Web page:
A new age of NHL defenseman has taken the league by storm

The NHL is constantly evolving. Defensemen are no different, as a new prototype for defensemen has emerged in the form of Cale Makar and Quinn Hughes.

Just like in many sports, the game of hockey and the NHL are always changing. The National Hockey League was always a tough-guy sport, but similar to other sports, safety has become a top priority.

While this affects every facet of the game, the defensive position has truly changed. There are no longer Scott Stevens type defensemen around anymore paving the way for a new style to emerge on the defensive side of the puck.

Forwards are faster, stronger, and more skilled than ever before as players like Matthew Tkachuk and Andrei Svechnikov are a few names that are taking this game to another level.

That being said, the defensive position has been forced to adapt, as these fast and creative players are harder to hit, making it rather difficult to anticipate their decision making and shut them down accordingly.

We are now seeing a new style of defenseman: effective because they are small and quicker, not because they are big lumbering goons.

Two players that are leading the pack are Colorado Avalanche defenseman Cale Makar and Vancouver Canucks defenseman Quinn Hughes.

Makar burst onto the scene during last year’s playoffs after finishing his UMass season, in which he put up 49 points (16 goals, 33 assists) in 41 games for the Minutemen. I know it does not mean much stats-wise, but to add to those impressive numbers, he registered a plus/- of +32.

Joining the Avalanche for the playoffs, Makar registered six points (one goal, five assists) in 10 playoff games, showing off what he brings to the table right away.

His awareness and ability to jump up on plays offensively is something that made him so attractive and why he was drafted fourth overall in the 2017 NHL Draft.

Not only is his offensive ability impressive, but his skating ability, the ability to change directions at the blink of an eye, makes it a nightmare for opposing forecheckers.

The 5’11 rookie has continued his strong play this regular season, registering 12 goals and 38 assists in 57 games, with again a strong plus/- of +12. This has given his head coach Jared Bednar the confidence to put him out there against the top dogs even at the young age of 21.

He is currently on the top defensive line for the Avalanche, also playing on the first power-play unit, averaging 21:01 of time on ice per game.

And while the hit numbers (45), and block numbers (47) are not high marks by any means when looking around the NHL, his ability to be responsible and cash in offensively counter-acts this issue.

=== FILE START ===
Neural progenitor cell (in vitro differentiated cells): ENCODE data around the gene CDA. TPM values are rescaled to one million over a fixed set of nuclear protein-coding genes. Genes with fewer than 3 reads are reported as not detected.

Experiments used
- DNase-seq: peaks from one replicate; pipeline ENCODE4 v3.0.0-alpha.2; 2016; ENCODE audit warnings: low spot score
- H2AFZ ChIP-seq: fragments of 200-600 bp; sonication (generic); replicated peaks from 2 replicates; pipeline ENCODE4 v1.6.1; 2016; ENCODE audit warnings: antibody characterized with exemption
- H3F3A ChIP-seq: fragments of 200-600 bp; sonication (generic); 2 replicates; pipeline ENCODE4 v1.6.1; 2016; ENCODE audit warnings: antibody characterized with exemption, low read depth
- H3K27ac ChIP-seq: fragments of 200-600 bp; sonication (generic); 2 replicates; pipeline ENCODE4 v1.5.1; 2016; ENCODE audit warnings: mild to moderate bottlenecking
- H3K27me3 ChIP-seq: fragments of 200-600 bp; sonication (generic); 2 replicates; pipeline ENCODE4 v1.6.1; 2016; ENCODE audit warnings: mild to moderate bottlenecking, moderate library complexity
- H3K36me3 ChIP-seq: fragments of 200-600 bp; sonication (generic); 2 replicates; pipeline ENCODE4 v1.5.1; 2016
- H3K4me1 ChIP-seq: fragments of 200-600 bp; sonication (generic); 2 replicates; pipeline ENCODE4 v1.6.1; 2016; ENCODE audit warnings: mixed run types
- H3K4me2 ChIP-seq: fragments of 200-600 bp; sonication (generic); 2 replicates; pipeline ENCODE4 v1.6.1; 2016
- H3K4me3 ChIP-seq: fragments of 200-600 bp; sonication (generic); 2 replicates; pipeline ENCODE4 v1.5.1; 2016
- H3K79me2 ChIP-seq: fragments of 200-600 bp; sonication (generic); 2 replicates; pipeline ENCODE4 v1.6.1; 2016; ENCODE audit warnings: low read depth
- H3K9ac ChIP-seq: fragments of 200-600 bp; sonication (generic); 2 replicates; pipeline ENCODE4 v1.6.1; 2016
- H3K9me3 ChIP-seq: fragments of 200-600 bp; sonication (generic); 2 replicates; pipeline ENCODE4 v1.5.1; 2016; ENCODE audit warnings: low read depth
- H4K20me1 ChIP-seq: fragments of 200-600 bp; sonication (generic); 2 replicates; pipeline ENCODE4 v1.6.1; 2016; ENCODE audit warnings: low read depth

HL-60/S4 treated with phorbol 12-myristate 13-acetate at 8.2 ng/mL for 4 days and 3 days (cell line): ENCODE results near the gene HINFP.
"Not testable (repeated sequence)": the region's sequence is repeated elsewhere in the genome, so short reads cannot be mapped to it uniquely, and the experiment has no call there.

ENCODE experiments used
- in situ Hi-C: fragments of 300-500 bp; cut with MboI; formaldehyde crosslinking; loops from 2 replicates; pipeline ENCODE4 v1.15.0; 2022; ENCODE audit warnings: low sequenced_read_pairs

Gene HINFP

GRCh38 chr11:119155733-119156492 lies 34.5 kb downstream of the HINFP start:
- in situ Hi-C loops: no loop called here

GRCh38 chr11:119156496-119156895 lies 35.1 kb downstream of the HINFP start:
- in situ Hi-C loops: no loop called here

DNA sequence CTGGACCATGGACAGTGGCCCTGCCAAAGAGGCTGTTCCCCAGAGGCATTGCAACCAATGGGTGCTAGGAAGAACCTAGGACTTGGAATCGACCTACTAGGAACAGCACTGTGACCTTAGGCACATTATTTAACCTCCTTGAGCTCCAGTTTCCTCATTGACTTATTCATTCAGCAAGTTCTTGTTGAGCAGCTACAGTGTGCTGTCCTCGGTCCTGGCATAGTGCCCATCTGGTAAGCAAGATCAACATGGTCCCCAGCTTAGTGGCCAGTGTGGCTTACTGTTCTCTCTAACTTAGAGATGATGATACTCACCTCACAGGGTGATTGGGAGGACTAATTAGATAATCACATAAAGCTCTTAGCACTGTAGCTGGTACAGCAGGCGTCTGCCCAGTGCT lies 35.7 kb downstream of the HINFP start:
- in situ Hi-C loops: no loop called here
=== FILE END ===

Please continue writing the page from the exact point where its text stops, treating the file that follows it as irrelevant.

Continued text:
And the same can be said for Hughes, who is also in his rookie campaign. Coming in an inch shorter than Makar at 5’10, Hughes plays quite a similar game. Playing five games last season for a Canucks team that was not playoff-bound, Hughes registered no goals and three assists. But management and the coaching staff knew the skill of this player, again making him an appealing 7th overall pick in the 2018 NHL Draft.

Averaging 21:53 of ice time for the surging Canucks, he has lit the lamp eight times, with 45 assists, for a total of 53 points in 68 games.

His ability to create space is something we see in an offensive magician such as Mathew Barzal of the New York Islanders, not something usually seen on the defensive side of the puck.

Due to his strong play, he was elected into the 2020 NHL All-Star Game, in which he scored an absolute beauty of a goal showcasing his ability with the puck on his stick.

And when you get the “Great One”,  Wayne Gretzky to speak highly of you, you are doing something right.

Just like Makar, Hughes plays on his team’s top defensive pair, as well as on the top power-play unit.

These players are not the first of the smaller faster defenseman, as veteran Justin Faulk showed this style off when he was with the Carolina Hurricanes, and now with the St. Louis Blues, as well as veteran Torey Krug with the Boston Bruins.

Due to the success of this style, especially the lack of struggle when transitioning from college to the NHL, it may become even more popular.

And while having the heavy-hitting, hard-shot defenseman is an integral part of the sport, it may soon become obsolete.

We use to see enforcers on every NHL team, but now you can name the select few players around the league who still hold that as their job title.

It is just a rather interesting time in the sport of hockey. This season especially we have seen the offensive creativity taken to a whole other level, making this league more of a spectacle than ever before. And this has really highlighted the importance on having a Makar or a Hughes on your team.

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While the size of these players surely makes their jobs a bit harder when fighting in the corners, or when escaping board battles, this new wave of defensemen seems to have all the confidence in the world to counteract the skill of the forwards.